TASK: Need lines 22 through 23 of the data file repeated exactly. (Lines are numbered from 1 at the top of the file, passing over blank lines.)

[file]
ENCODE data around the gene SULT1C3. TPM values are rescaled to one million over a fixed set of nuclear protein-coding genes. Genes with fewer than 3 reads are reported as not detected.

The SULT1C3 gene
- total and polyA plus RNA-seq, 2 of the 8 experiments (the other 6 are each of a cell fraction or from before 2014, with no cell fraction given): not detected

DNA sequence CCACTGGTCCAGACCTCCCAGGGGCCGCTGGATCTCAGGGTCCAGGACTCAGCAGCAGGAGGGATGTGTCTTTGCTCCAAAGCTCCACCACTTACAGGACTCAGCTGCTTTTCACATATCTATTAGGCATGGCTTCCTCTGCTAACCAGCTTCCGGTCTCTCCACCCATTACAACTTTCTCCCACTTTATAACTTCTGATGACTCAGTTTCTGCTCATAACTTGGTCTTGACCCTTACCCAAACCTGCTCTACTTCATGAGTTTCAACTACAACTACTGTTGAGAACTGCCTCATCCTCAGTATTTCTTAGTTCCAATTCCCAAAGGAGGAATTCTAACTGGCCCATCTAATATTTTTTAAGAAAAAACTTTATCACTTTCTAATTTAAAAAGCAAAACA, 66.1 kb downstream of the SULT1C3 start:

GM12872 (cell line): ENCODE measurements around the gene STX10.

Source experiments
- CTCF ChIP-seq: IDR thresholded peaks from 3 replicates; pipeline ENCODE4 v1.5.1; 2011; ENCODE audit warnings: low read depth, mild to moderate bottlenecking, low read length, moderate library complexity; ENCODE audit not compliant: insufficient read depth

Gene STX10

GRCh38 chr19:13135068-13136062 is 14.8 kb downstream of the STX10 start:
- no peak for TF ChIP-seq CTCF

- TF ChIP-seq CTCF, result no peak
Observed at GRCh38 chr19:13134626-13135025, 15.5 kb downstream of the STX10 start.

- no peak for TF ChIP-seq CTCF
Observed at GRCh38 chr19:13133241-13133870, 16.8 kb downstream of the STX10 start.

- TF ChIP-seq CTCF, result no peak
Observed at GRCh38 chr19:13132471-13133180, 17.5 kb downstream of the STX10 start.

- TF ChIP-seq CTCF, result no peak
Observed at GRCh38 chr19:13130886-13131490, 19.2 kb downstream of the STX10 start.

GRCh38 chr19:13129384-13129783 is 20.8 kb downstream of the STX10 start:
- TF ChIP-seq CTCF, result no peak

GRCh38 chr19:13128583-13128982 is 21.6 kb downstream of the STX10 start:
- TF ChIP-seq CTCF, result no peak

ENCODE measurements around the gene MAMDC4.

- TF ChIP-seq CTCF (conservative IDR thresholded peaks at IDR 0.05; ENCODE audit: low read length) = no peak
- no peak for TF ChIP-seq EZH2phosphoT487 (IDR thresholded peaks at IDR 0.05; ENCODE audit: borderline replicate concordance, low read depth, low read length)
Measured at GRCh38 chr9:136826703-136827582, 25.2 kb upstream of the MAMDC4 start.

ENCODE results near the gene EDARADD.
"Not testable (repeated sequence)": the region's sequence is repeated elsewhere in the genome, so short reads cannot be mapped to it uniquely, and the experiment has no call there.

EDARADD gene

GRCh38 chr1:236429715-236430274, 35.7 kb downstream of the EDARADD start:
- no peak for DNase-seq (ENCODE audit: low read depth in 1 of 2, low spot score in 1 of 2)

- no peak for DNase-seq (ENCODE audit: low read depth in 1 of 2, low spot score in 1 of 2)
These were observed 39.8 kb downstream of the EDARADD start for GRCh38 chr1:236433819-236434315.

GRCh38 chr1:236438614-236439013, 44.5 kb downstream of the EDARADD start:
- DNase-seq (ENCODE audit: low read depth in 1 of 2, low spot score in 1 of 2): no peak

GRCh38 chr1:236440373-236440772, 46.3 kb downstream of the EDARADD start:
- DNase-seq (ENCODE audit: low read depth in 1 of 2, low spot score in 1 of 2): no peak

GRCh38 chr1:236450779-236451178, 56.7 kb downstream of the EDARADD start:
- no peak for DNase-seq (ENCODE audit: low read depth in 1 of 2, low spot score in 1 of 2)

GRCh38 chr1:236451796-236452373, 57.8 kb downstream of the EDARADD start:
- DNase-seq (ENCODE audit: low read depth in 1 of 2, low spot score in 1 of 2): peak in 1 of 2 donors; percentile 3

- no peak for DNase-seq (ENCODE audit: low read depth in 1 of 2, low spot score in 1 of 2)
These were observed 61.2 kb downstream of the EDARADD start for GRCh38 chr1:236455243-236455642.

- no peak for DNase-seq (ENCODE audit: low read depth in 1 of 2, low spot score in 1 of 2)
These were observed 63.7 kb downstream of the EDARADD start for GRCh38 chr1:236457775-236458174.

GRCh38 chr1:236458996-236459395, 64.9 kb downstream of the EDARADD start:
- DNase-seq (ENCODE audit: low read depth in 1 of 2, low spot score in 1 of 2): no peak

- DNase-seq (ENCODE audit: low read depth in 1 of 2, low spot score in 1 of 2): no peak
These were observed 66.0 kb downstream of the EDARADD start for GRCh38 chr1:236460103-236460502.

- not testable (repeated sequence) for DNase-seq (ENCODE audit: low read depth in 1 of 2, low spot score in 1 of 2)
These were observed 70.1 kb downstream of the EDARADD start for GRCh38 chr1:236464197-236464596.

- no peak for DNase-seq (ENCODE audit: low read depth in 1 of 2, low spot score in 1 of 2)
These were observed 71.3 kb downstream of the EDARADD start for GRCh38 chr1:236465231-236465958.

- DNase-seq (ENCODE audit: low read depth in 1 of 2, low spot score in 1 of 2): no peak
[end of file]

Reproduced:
- TF ChIP-seq CTCF, result no peak

ENCODE measurements around the gene MAMDC4.